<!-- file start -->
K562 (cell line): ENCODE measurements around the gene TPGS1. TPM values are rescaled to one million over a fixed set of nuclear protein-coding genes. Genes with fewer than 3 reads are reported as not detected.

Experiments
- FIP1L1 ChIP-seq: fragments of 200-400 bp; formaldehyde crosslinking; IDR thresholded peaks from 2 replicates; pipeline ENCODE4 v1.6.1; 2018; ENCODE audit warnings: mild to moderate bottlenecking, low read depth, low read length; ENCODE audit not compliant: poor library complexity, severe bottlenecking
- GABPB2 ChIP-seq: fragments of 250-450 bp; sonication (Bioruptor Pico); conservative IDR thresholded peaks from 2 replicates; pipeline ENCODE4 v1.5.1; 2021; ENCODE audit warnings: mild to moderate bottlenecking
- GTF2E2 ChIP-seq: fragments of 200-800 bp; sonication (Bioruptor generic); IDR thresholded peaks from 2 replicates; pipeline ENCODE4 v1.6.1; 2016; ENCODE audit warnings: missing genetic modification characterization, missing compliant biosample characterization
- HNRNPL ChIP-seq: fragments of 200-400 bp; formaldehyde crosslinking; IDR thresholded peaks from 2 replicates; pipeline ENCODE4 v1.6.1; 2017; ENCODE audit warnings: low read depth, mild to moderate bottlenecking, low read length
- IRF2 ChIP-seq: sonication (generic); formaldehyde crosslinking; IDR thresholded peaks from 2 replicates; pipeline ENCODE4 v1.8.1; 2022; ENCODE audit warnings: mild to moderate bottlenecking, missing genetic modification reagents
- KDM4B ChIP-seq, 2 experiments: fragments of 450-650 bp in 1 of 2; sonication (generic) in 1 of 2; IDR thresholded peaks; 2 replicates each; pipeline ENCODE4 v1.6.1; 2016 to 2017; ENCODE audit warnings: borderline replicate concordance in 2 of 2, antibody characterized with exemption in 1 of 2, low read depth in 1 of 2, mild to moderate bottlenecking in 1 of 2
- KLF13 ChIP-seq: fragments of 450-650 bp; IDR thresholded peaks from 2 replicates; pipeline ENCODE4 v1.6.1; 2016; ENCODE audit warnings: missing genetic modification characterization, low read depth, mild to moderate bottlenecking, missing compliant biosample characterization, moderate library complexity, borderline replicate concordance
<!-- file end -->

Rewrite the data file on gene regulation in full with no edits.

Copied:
K562 (cell line): ENCODE measurements around the gene TPGS1. TPM values are rescaled to one million over a fixed set of nuclear protein-coding genes. Genes with fewer than 3 reads are reported as not detected.

Experiments
- FIP1L1 ChIP-seq: fragments of 200-400 bp; formaldehyde crosslinking; IDR thresholded peaks from 2 replicates; pipeline ENCODE4 v1.6.1; 2018; ENCODE audit warnings: mild to moderate bottlenecking, low read depth, low read length; ENCODE audit not compliant: poor library complexity, severe bottlenecking
- GABPB2 ChIP-seq: fragments of 250-450 bp; sonication (Bioruptor Pico); conservative IDR thresholded peaks from 2 replicates; pipeline ENCODE4 v1.5.1; 2021; ENCODE audit warnings: mild to moderate bottlenecking
- GTF2E2 ChIP-seq: fragments of 200-800 bp; sonication (Bioruptor generic); IDR thresholded peaks from 2 replicates; pipeline ENCODE4 v1.6.1; 2016; ENCODE audit warnings: missing genetic modification characterization, missing compliant biosample characterization
- HNRNPL ChIP-seq: fragments of 200-400 bp; formaldehyde crosslinking; IDR thresholded peaks from 2 replicates; pipeline ENCODE4 v1.6.1; 2017; ENCODE audit warnings: low read depth, mild to moderate bottlenecking, low read length
- IRF2 ChIP-seq: sonication (generic); formaldehyde crosslinking; IDR thresholded peaks from 2 replicates; pipeline ENCODE4 v1.8.1; 2022; ENCODE audit warnings: mild to moderate bottlenecking, missing genetic modification reagents
- KDM4B ChIP-seq, 2 experiments: fragments of 450-650 bp in 1 of 2; sonication (generic) in 1 of 2; IDR thresholded peaks; 2 replicates each; pipeline ENCODE4 v1.6.1; 2016 to 2017; ENCODE audit warnings: borderline replicate concordance in 2 of 2, antibody characterized with exemption in 1 of 2, low read depth in 1 of 2, mild to moderate bottlenecking in 1 of 2
- KLF13 ChIP-seq: fragments of 450-650 bp; IDR thresholded peaks from 2 replicates; pipeline ENCODE4 v1.6.1; 2016; ENCODE audit warnings: missing genetic modification characterization, low read depth, mild to moderate bottlenecking, missing compliant biosample characterization, moderate library complexity, borderline replicate concordance